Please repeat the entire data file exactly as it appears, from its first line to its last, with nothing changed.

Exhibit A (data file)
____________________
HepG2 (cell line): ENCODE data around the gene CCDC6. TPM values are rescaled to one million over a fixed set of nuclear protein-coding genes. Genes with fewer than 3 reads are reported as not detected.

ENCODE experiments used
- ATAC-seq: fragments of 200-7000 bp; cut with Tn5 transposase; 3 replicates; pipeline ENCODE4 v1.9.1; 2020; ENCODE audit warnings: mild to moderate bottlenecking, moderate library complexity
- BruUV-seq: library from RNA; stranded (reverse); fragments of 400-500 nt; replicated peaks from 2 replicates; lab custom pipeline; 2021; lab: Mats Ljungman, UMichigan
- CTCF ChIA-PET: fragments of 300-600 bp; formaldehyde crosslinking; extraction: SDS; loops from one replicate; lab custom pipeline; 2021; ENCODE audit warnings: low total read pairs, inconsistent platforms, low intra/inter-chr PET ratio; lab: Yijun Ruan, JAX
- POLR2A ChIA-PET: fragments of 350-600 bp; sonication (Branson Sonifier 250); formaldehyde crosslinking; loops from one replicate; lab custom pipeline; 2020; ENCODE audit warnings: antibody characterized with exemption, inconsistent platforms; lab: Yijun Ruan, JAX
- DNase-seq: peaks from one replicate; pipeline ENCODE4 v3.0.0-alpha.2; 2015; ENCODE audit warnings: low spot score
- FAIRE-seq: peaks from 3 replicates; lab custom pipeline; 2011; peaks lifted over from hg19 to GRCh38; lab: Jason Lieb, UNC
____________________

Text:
HepG2 (cell line): ENCODE data around the gene CCDC6. TPM values are rescaled to one million over a fixed set of nuclear protein-coding genes. Genes with fewer than 3 reads are reported as not detected.

ENCODE experiments used
- ATAC-seq: fragments of 200-7000 bp; cut with Tn5 transposase; 3 replicates; pipeline ENCODE4 v1.9.1; 2020; ENCODE audit warnings: mild to moderate bottlenecking, moderate library complexity
- BruUV-seq: library from RNA; stranded (reverse); fragments of 400-500 nt; replicated peaks from 2 replicates; lab custom pipeline; 2021; lab: Mats Ljungman, UMichigan
- CTCF ChIA-PET: fragments of 300-600 bp; formaldehyde crosslinking; extraction: SDS; loops from one replicate; lab custom pipeline; 2021; ENCODE audit warnings: low total read pairs, inconsistent platforms, low intra/inter-chr PET ratio; lab: Yijun Ruan, JAX
- POLR2A ChIA-PET: fragments of 350-600 bp; sonication (Branson Sonifier 250); formaldehyde crosslinking; loops from one replicate; lab custom pipeline; 2020; ENCODE audit warnings: antibody characterized with exemption, inconsistent platforms; lab: Yijun Ruan, JAX
- DNase-seq: peaks from one replicate; pipeline ENCODE4 v3.0.0-alpha.2; 2015; ENCODE audit warnings: low spot score
- FAIRE-seq: peaks from 3 replicates; lab custom pipeline; 2011; peaks lifted over from hg19 to GRCh38; lab: Jason Lieb, UNC